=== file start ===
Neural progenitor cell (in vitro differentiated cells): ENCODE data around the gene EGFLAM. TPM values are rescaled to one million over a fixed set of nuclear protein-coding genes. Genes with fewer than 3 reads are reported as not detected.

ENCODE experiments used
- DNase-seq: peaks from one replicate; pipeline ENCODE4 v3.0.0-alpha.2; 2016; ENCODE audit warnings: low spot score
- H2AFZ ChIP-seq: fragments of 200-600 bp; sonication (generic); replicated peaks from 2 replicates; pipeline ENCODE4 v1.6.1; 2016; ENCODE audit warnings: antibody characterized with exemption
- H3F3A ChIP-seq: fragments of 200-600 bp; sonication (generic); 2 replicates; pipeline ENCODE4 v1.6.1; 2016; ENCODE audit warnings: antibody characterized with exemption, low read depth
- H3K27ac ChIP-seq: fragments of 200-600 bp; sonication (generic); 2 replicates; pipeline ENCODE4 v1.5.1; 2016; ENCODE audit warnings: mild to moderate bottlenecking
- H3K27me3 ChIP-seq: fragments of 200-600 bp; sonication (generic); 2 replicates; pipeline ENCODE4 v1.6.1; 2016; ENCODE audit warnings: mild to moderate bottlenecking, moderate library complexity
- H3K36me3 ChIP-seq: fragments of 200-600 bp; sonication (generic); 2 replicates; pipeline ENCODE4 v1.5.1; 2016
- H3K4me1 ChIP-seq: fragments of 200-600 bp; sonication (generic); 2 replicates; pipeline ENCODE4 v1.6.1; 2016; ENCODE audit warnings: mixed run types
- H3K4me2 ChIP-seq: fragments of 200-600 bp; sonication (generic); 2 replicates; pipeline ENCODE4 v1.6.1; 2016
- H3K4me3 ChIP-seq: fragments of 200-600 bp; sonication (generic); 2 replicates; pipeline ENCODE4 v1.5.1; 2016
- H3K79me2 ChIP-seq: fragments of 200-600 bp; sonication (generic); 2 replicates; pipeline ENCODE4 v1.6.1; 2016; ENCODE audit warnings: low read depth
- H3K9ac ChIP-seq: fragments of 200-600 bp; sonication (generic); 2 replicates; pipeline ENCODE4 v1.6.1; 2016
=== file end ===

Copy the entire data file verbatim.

Neural progenitor cell (in vitro differentiated cells): ENCODE data around the gene EGFLAM. TPM values are rescaled to one million over a fixed set of nuclear protein-coding genes. Genes with fewer than 3 reads are reported as not detected.

ENCODE experiments used
- DNase-seq: peaks from one replicate; pipeline ENCODE4 v3.0.0-alpha.2; 2016; ENCODE audit warnings: low spot score
- H2AFZ ChIP-seq: fragments of 200-600 bp; sonication (generic); replicated peaks from 2 replicates; pipeline ENCODE4 v1.6.1; 2016; ENCODE audit warnings: antibody characterized with exemption
- H3F3A ChIP-seq: fragments of 200-600 bp; sonication (generic); 2 replicates; pipeline ENCODE4 v1.6.1; 2016; ENCODE audit warnings: antibody characterized with exemption, low read depth
- H3K27ac ChIP-seq: fragments of 200-600 bp; sonication (generic); 2 replicates; pipeline ENCODE4 v1.5.1; 2016; ENCODE audit warnings: mild to moderate bottlenecking
- H3K27me3 ChIP-seq: fragments of 200-600 bp; sonication (generic); 2 replicates; pipeline ENCODE4 v1.6.1; 2016; ENCODE audit warnings: mild to moderate bottlenecking, moderate library complexity
- H3K36me3 ChIP-seq: fragments of 200-600 bp; sonication (generic); 2 replicates; pipeline ENCODE4 v1.5.1; 2016
- H3K4me1 ChIP-seq: fragments of 200-600 bp; sonication (generic); 2 replicates; pipeline ENCODE4 v1.6.1; 2016; ENCODE audit warnings: mixed run types
- H3K4me2 ChIP-seq: fragments of 200-600 bp; sonication (generic); 2 replicates; pipeline ENCODE4 v1.6.1; 2016
- H3K4me3 ChIP-seq: fragments of 200-600 bp; sonication (generic); 2 replicates; pipeline ENCODE4 v1.5.1; 2016
- H3K79me2 ChIP-seq: fragments of 200-600 bp; sonication (generic); 2 replicates; pipeline ENCODE4 v1.6.1; 2016; ENCODE audit warnings: low read depth
- H3K9ac ChIP-seq: fragments of 200-600 bp; sonication (generic); 2 replicates; pipeline ENCODE4 v1.6.1; 2016